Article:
Seven years ago, the Maryland Board of Physicians suspended the medical license of then Dr. Mark Geier. Geier had been on mainstream medicine’s grievance list for some time due to his belief that vaccines may cause autism. Geier was officially suspended by the board due to “treating autistic children with a drug considered dangerous for young people and not known to alleviate symptoms of the disorder.”
But this morning, according to the Washington Post, those medical professionals who moved to relieve Geier of his medical credentials may now be on the hook to pay tens of thousands of dollars to Geier for “humiliating Geier and his family.”
According to the article in the Post.
The board posted a cease-and-desist order on its website in 2012 alleging that Geier had improperly prescribed medication for himself, his wife and his son while his license was suspended. In an unusual move, the order named the drugs in question. Online critics of Geier took notice, mocking the doctor and his family in blogs and comments for their use of the medications.
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The Geiers say the state publicized those details for vengeance, to punish a doctor with unconventional ideas. State officials say it was an honest mistake.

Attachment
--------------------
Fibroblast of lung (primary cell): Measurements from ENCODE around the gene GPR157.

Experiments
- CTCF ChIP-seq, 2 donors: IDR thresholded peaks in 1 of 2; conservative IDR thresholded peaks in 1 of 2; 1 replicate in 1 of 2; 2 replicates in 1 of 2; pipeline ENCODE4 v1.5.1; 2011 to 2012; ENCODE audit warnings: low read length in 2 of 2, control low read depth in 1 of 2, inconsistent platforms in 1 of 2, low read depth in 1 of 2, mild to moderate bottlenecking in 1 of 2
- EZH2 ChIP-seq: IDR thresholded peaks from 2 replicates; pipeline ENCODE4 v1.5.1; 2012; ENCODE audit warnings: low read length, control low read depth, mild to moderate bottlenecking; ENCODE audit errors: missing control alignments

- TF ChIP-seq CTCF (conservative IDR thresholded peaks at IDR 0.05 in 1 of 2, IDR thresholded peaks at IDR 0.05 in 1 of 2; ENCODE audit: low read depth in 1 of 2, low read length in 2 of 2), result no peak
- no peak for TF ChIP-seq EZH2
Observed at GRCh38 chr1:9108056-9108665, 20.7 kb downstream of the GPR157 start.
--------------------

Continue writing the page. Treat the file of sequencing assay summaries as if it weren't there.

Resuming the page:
Montgomery County Circuit Court Judge Ronald B. Rubin feels strongly that the Geiers are in the right and has ruled against the officials to a tune of 2.5 million in awarded damages. Judge Rubin justified his decision citing a severe breach in medical privacy.
“If their testimony were to be believed, which the court does not, it is the worst case of collective amnesia in the history of Maryland government and on par with the collective memory failure on display at the Watergate hearings,” Rubin wrote in a December opinion.
A total of 14 board appointees, as well as the board’s lead attorney and the lead investigator on the Geier case now have to pay half of the damages personally which comes to between $10,000 and $200,000 each (roughly depending on their personal worth).
The defendants, of course, are none-too-thrilled.
“I felt Judge Rubin had a bone to pick with the Board of Physicians. Some of the stuff he came up with is outlandish,” said Jonathan Lerner, who left the board last year. “He set the tone for the future that no one else would want to serve on a board.”